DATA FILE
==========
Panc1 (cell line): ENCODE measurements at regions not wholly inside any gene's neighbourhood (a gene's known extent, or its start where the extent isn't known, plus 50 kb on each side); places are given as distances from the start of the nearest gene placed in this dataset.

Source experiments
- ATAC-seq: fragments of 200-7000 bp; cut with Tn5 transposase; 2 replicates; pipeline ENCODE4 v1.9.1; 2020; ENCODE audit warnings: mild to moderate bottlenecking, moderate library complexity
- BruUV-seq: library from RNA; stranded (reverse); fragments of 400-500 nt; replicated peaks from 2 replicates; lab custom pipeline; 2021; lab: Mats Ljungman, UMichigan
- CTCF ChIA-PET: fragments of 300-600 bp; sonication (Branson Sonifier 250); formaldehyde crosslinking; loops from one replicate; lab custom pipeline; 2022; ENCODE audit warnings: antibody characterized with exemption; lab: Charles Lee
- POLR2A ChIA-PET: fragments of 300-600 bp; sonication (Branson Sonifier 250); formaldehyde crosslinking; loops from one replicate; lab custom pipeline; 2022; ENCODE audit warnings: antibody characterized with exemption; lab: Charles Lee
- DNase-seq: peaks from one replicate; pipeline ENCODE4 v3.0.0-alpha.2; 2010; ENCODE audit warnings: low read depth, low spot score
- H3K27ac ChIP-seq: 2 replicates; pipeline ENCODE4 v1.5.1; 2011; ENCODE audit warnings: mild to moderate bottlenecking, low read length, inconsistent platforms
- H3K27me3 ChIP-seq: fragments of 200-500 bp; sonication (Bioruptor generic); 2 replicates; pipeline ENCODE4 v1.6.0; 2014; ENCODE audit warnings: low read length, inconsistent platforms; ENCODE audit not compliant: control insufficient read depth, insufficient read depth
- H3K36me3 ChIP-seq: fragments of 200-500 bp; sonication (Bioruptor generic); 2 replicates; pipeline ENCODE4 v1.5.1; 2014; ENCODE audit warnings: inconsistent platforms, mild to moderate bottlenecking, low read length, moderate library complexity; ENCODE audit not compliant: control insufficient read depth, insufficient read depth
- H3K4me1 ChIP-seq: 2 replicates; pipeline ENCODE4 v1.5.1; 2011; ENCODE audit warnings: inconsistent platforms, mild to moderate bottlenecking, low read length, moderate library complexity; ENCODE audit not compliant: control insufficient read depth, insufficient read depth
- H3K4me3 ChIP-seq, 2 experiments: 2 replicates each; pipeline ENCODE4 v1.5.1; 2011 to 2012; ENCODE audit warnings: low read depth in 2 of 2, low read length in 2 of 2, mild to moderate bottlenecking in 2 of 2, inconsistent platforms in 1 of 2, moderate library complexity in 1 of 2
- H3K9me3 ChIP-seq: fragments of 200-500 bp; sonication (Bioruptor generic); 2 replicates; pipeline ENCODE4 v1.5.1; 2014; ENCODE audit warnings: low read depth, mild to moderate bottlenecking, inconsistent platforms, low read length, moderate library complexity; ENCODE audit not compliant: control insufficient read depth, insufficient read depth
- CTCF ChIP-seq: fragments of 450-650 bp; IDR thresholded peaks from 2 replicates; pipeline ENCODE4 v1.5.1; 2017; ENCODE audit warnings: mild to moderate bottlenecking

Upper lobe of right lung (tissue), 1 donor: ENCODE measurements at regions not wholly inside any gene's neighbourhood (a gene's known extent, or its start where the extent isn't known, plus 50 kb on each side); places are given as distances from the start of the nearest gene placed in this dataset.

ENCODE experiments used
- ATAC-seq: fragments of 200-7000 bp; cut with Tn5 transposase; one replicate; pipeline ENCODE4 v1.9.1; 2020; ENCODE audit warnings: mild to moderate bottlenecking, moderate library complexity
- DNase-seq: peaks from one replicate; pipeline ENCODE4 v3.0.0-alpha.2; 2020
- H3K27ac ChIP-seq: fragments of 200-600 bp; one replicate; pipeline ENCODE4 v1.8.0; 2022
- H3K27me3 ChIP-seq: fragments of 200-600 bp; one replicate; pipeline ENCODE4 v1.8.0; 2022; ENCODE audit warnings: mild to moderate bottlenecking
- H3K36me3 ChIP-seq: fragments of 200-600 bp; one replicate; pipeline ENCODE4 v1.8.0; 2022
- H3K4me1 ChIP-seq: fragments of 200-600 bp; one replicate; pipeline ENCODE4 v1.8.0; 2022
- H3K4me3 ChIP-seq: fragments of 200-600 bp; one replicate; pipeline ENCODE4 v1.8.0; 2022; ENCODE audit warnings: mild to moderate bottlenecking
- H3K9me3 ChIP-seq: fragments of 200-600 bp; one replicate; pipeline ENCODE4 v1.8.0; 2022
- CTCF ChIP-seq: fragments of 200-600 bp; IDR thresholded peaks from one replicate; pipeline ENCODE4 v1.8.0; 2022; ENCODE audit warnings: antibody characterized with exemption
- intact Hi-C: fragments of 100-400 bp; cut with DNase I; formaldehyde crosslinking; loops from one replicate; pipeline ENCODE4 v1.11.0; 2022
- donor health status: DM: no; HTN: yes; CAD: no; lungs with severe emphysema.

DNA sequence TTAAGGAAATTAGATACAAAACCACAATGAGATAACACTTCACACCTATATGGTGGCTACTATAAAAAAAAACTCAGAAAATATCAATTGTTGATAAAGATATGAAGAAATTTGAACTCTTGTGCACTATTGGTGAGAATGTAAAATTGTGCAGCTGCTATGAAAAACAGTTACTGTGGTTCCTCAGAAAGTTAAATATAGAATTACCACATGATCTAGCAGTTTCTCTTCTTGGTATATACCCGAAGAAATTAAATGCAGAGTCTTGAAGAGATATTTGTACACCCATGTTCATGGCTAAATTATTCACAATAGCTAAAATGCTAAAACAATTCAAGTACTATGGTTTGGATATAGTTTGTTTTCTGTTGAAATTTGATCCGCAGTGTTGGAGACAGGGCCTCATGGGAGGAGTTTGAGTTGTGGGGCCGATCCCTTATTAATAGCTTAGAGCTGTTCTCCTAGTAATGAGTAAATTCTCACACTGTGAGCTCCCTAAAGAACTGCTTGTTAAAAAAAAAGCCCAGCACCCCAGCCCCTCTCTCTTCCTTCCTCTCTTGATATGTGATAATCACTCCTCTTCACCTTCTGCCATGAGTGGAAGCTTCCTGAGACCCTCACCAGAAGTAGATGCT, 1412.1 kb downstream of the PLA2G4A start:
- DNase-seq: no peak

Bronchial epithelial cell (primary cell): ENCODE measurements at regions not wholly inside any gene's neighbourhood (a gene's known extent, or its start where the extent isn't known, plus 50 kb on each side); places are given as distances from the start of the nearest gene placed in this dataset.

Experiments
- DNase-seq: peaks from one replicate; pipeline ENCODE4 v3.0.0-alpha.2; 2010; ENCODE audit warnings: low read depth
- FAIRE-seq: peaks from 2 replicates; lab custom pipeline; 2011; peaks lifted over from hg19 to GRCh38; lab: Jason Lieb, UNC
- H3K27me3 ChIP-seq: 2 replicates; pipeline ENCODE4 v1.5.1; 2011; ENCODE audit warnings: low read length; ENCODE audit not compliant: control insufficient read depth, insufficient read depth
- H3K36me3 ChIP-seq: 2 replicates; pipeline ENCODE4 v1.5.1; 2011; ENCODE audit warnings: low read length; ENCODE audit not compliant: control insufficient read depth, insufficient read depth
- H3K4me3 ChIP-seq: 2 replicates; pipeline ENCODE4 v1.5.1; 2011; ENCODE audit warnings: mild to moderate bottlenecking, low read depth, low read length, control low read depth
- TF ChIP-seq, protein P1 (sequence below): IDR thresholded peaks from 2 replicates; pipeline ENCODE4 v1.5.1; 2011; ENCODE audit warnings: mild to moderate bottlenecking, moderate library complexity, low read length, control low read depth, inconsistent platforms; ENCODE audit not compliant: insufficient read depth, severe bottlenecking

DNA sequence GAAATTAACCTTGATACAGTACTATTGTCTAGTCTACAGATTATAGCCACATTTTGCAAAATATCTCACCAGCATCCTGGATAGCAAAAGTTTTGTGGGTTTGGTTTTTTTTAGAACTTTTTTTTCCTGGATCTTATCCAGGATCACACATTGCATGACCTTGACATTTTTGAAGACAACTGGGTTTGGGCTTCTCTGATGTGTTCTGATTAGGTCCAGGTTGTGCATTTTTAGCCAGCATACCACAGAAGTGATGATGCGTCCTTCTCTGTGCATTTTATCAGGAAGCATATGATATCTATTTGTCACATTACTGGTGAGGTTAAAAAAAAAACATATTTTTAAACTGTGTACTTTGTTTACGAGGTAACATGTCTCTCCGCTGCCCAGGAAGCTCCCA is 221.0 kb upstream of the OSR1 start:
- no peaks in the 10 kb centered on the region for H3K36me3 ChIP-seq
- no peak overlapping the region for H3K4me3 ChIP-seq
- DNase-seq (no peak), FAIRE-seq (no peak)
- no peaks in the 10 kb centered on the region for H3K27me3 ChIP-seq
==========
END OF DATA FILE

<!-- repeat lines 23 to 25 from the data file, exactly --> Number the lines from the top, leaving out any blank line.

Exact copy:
- H3K4me3 ChIP-seq: fragments of 200-600 bp; one replicate; pipeline ENCODE4 v1.8.0; 2022; ENCODE audit warnings: mild to moderate bottlenecking
- H3K9me3 ChIP-seq: fragments of 200-600 bp; one replicate; pipeline ENCODE4 v1.8.0; 2022
- CTCF ChIP-seq: fragments of 200-600 bp; IDR thresholded peaks from one replicate; pipeline ENCODE4 v1.8.0; 2022; ENCODE audit warnings: antibody characterized with exemption